Benjamin C. from Framingham, Massachusetts, USA asks:
I am having a very hard time reconciling the cost of some watches. For instance a simple IWC Portofino costs $4500 list. There is nothing special about it that justifies the cost. It does not contain any precious metals or stones. The band isn’t made from the leather of an exotic animal. Aside from telling the time and a calendar dial, it doesn’t do anything. The Master of G watches that Casio produces for their G-Shock line at least have features like solar power, shock protection, stopwatch, alarm, moon phase, and a host of other features.
I’ve seen watches on this blog that retail for upwards of $40,000. Even when a watch contains gold, it’s not enough to even remotely cover the exorbitant MSRP. Can you provide some insight into what factors into the wholesale/retail cost of a luxury watch? Is it all about the construction and manufacture of the parts? If so, then how it is possible that some watches can cost more then cars?
This is a question that everyone hits. The reason is this: you’re used to thinking of watches as functional things, where the price is related to how well it works as a watch. Most of what you see here are luxury goods, which have a very different pricing psychology. Luxury goods are supposed to be expensive, and often designed to draw attention to themselves as markers of wealth and status. There is more to it but that is the simple answer.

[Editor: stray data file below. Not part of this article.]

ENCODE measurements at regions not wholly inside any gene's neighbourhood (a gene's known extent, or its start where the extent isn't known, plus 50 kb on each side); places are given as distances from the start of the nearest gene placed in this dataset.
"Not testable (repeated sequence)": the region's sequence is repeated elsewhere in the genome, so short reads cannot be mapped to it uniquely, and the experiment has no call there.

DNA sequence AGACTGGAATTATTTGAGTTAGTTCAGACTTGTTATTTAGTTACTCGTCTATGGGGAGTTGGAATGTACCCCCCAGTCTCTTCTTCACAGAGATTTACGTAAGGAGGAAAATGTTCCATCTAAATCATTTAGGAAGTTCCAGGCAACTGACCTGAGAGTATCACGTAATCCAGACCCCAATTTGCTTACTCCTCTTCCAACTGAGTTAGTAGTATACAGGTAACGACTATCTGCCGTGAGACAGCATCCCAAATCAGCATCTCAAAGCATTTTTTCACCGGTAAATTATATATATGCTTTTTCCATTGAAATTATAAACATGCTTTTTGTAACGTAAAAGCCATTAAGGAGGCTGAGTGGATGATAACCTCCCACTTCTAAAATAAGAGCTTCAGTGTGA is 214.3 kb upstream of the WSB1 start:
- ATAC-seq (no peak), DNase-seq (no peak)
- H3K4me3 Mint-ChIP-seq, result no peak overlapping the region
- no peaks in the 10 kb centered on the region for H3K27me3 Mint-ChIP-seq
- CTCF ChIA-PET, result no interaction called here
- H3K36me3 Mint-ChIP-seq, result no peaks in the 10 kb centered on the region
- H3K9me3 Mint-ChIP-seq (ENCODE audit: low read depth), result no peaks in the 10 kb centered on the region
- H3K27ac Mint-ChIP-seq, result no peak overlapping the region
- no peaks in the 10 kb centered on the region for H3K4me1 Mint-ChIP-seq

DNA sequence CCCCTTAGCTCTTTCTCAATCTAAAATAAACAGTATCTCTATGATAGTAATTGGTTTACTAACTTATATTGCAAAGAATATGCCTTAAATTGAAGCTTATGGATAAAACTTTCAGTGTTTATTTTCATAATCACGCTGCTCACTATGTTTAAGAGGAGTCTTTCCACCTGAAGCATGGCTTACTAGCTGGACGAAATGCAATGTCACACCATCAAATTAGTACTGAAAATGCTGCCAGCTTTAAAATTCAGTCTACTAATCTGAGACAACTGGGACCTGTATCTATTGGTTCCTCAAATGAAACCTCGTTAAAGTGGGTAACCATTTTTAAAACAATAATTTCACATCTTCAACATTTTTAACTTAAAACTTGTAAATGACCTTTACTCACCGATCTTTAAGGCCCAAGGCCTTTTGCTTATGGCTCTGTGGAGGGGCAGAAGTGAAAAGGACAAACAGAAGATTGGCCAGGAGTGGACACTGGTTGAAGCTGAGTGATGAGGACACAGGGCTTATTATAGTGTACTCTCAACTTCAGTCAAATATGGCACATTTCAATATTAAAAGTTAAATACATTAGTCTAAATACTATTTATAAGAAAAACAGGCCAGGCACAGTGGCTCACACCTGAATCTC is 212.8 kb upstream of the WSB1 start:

Do a bit of reading on Thorsten Veblen and “conspicuous consumption” and it’ll make more sense.
It gets more complex than that, too – the majority of the luxury market is aimed at mass recognition: Think Chanel, Rolex, LV bags, that sort of thing. As you get more expensive, the signaling changes to where the watches are not recognizable to the common man, only to others of similar wealth and taste. It pays to be a educated in the watch world so that you know where to go for the most bang for your buck. You can also check out our watch buying guides that help you learn what to look for in general.
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